Translating the Immigration Debate

A new level of provocation came to the immigration fight last week when Democratic members of Congress paraded a quartet of undocumented immigrants on the Capitol grounds and used them as a backdrop to taunt the Republicans.

Rep. Nydia Velazquez of New York, speaking Spanish to the cameras, counseled Latinos not to vote Republican. “As long as Republican candidates cling to radical anti-immigrant ideology they will lose another generation of Hispanic voters,” she said in English.

Rep. Ruben Hinojosa of Texas accused Republicans of “a slap in the face.” Rep. Silvestre Reyes, another Texan, accused likely Republican presidential nominee Mitt Romney of being a “basher” of immigrants’ hopes.

Though they stood just steps from the Capitol, they made no pretense that their appearance was anything but campaigning. Rep. Luis Gutierrez of Illinois, the first speaker, took just 12 seconds to confess that he expects no legislative action this year on the DREAM Act, which would allow the foreign-born children of illegal immigrants (like those standing with the lawmakers) to earn citizenship by going to college or serving in the military. “The opposition toward immigration and opposition toward immigration reform runs too deep with the Republicans,” Gutierrez announced.

Where Democrats begin to make mistakes is comparing the illegal immigration debate to specific situations. We cannot always consider Roberto, the gardner or Maria, the maid when making a political argument. Yes, individual application of laws are important and human rights and dignity should be preserved, but what about the human rights and dignity of those that are killed, injured, or affected by the violence of illegal immigrants? The debate needs to come down to the collective good and the benefit of the majority. What is more costly: allowing all illegal immigration to continue or to stop illegal immigration all together? Personally, PinkPundit agrees with the latter. Maybe, if the democrats continue to destroy the American infrastructure then we will no longer have the ommigration problem. They might not be sooo crazy after all, I suppose.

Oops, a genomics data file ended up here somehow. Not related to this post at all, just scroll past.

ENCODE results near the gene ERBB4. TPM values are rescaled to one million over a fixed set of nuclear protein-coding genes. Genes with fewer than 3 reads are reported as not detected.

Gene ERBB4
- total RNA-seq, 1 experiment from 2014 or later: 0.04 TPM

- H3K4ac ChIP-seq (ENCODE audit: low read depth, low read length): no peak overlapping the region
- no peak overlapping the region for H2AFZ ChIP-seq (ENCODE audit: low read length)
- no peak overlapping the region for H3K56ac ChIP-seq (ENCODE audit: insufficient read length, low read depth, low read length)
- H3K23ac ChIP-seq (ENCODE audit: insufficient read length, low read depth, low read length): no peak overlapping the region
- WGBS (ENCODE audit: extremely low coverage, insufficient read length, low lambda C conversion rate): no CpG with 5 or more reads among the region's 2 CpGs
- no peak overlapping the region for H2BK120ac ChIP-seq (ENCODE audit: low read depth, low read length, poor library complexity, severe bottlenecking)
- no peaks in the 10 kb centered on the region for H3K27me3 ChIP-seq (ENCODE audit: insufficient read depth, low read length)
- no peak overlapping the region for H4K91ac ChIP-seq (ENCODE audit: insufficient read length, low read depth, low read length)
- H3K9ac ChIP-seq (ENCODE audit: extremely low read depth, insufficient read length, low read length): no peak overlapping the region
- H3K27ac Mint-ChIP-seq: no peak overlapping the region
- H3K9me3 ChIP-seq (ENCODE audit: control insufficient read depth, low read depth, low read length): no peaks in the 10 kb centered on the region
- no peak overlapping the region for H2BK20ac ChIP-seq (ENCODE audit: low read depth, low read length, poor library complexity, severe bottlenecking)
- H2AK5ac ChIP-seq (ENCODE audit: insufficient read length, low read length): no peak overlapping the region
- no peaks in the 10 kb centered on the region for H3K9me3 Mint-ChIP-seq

The Republicans are not all out of the woods either. They continue to chide Romney and ask him to soften his immigration policies. Meanwhile, they deride Marco Rubio for sending out his “olive branch” (his proposal to allow the foreign-born children of illegal immigrants to stay in the United States to stay here legally). Get it together Republicans.

Illegal immigration is costly for the nation as a whole and for local firms. An example would be the citrus farms of Baldwin County Alabama that no longer exist because of the influx of illegal immigrants about ten to fifteen years ago. Illegal immigration wiped out a whole industry in my area; I can’t wait for the global warming loons to tell me that this is all related to climate change.

So, what’s your opinion on illegal immigration? Should we take a hard line stand and stop it and deport all illegals? Should we just continue to allow this phenomenon to occur willy nilly or should we take a stance somewhere in the middle, like stopping illegal immigration, but allowing those already here to remain in the United States? YOu can probably guess where PinkPundit stands on this controversial issue!



information on illegal immigration from


3 thoughts on “Translating the Immigration Debate

  1. Dear Pink Pundit:

    Bravo! The key, isn’t it, is that we are talking about “illegal” immigrants. As I recall my civics classes, the job of the executive branch is to stop all that is “illegal”. If the legislature wants to make “legal” what is “illegal,” then that is the proper route. It is a sign of extreme political corruption for anyone in government to condone “illegal” anything . . .

    • Mr. Libertarian,

      Exactly, the executive is SUPPOSED to carry out the laws of the land. We have methods for coming to our country legally and those should be used. Breaching of these legal ways, undermines the security of our country!

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